7. 7.
    Fleischhack G, Jaehde U, Bode U. Pharmacokinetics following intraventricular administration of chemotherapy in patients with neoplastic meningitis. Clin Pharmacokinet 2005; 44(1): 1–31PubMedCrossRefGoogle Scholar
  8. 8.
    Howell SB. Clinical applications of a novel sustained-release injectable drug delivery system: DepoFoam technology. Cancer J 2001; 7(3): 219–27PubMedGoogle Scholar
  9. 9.
    Spector MS, Zasadzinski JA, Sankaram MB. Topology of multivesicular liposomes, a model biliquid foam. Langmuir 1996; 12(20): 4704–8CrossRefGoogle Scholar
  10. 10.
    Ellena JF, Le M, Cafisco DS, et al. Distribution of phopsholipids and triglycerides in multivesicular lipid particles. Drug Deliv 1999; 6(2): 97–106CrossRefGoogle Scholar
  11. 11.
    Kohn FR, Malkmus SA, Brownson EA, et al. Fate of the predominant phospholipid component of DepoFoam drug delivery matrix after intrathecal administration of sustainedrelease encapsulated cytarabine in rats. Drug Delivery Systems and Sciences 1998; 5: 143–51CrossRefGoogle Scholar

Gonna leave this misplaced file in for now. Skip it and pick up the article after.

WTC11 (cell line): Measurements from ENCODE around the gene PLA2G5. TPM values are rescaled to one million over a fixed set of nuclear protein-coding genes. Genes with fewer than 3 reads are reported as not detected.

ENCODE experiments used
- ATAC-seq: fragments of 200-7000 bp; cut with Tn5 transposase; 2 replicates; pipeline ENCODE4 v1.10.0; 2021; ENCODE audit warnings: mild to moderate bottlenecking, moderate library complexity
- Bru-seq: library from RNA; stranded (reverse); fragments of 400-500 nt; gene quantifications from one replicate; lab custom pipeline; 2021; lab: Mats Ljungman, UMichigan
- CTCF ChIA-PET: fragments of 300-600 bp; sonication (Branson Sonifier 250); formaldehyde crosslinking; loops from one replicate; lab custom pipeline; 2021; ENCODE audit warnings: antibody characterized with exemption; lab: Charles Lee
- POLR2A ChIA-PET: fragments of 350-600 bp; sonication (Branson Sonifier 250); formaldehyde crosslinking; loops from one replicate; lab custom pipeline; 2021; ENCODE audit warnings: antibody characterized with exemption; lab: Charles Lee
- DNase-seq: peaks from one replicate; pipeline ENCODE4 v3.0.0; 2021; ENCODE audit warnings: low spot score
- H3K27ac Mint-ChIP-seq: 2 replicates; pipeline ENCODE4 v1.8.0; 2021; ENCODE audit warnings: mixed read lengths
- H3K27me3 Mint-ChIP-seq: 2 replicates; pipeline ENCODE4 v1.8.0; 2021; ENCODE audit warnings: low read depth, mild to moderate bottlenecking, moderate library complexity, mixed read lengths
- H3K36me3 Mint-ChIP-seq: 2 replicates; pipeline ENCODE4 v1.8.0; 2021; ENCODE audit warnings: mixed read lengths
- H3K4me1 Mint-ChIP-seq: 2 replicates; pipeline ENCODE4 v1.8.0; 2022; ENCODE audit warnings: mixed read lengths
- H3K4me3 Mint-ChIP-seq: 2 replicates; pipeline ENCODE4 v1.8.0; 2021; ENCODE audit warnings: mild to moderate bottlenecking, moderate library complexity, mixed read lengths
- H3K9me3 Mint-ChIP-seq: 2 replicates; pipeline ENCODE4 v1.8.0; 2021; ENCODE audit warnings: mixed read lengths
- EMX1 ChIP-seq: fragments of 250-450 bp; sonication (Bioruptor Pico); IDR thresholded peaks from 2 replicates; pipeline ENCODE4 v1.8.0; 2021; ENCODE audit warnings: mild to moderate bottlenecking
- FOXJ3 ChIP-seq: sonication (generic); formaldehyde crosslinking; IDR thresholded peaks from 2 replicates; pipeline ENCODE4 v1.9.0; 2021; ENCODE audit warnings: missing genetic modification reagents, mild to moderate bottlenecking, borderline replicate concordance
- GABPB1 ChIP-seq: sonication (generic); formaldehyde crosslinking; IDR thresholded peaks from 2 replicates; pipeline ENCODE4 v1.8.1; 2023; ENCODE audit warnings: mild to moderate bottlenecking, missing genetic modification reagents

12. 12.
    Yanez AM, Wallace M, Ho R, et al. Touch-evoked agitation produced by spinally administered phospholipid emulsion and liposomes in rats: structure-activity relation. Anesthesiology 1995; 82(5): 1189–98PubMedCrossRefGoogle Scholar
  13. 13.
    Wallace MS, Yanez AM, Ho RJ, et al. Antinociception and side effects of liposome-encapsulated alfentanil after spinal delivery in rats. Anesth Analg 1994; 79(4): 778–86PubMedCrossRefGoogle Scholar
  14. 14.
    Isackson J, Wallace MS, Ho RJ, et al. Antinociception and side effects of L- and D-dipalmitoylphosphatidyl choline liposomeencapsulated alfentanil after spinal delivery in rats. Pharmacol Toxicol 1995; 77(5): 333–40PubMedCrossRefGoogle Scholar
  15. 15.
    Ramprasad MP, Amini A, Kararli T, et al. The sustained granulopoietic effect of progenipoietin encapsulated in multivesicular liposomes. Int J Pharm 2003; 261(1–2): 93–103PubMedCrossRefGoogle Scholar
  16. 16.
    Langsten MV, Ramprasad MP, Kararli TT, et al. Modulation of the sustained delivery of myelopoietin (Leridistim) encapsulated in multivesicular liposomes (DepoFoam). J Control Release 2003; 89(1): 87–99CrossRefGoogle Scholar
  17. 17.
    Zhong H, Deng Y, Wang X, et al. Multivesicular liposome formulation for the sustained delivery of breviscapine. Int J Pharm 2005; 301(1–2): 15–24PubMedCrossRefGoogle Scholar
  18. 18.
    Kim S, Howell SB. Multivesicular liposomes containing cytarabine entrapped in the presence of hydrochloric acid for intracavitary chemotherapy. Cancer Treat Rep 1987; 71(7–8): 705–11PubMedGoogle Scholar